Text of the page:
• The arrangement according to a preferred embodiment comprises buffering means adapted to queue said reservation request messages and said resource return messages.
  • The arrangement according to a further embodiment comprises aggregation means adapted to aggregate the reservation requests.
  • The method according to the present invention comprising the steps of limiting the rate of reservations request messages to a resource managing capable entity, limiting the rate of resource return messages to the resource managing capable entity, and adjusting the message rate between the reservation request signalling peak rate and sustained rates defined for the communication between the resource managing capable entity and a further the resource managing capable entity, such as another BM, makes it possible to control the rate of messages needed to allocate bulk resources between entities.
  • An advantage with the present invention is that the signalling rate between entities involved in bulk allocation of resources can be bounded, while accounting for specific needs related to such bulk resource allocation including request message aggregation and a controlled relation in request and return signalling rates. The signalling rate between the said entities need to be bounded for reasons of network and server dimensioning.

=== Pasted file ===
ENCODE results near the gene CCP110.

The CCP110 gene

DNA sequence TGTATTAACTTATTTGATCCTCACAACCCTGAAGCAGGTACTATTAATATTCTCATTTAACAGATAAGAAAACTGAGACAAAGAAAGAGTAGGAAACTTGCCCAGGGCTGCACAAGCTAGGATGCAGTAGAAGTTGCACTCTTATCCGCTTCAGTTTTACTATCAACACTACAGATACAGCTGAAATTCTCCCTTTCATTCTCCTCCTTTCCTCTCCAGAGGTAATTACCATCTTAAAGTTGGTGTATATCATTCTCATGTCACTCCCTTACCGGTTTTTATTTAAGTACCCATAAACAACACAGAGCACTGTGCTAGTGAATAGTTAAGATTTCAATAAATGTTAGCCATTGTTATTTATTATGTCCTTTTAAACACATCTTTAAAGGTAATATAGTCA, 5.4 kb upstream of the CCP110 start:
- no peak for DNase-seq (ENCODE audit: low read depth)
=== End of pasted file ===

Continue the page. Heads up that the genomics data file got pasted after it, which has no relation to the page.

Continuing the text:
• DRAWINGS
  • FIG. 1 Bandwidth manager deployment-hierarchy FIG. 2 Bandwidth manager deployment-hierarchy with peering
  • FIG. 3 shows schematically the arrangement according to the present invention.
  • FIG. 4 shows a flow chart illustrating the method according to the present invention.
  • DETAILED DESCRIPTION
  • The present invention will be described more fully hereinafter with reference to the accompanying drawings, in which preferred embodiments of the invention are shown. This invention may, however, be embodied in many different forms and should not be construed as limited to the embodiments set forth herein; rather, these embodiments are provided so that this disclosure will be thorough and complete, and will fully convey the scope of the invention to those skilled in the art.
  • The object of the present invention is achieved by an arrangement shown in FIG. 3. The arrangement is associated with a resource managing capable entity herein exemplified by a Bandwidth Manager (BM). It should however be noted that the resource managing capable entity may be another entity capable of managing resources. The arrangement comprises a first message rate limiter 301 adapted for limiting the rate of reservation request messages and a second message limiter 302 adapted for limiting the rate of resource return messages. The reservation request message is a message requesting resources sent from a first entity to the BM, wherein the first entity may be a AF or another BM. The resource return message is a message returning resources from the BM to the first entity. Thus, each message rate limiter controls the rate for messages being sent to the resource managing capable entity. The message limiters are adapted to limit the maximal rate at any given point in time.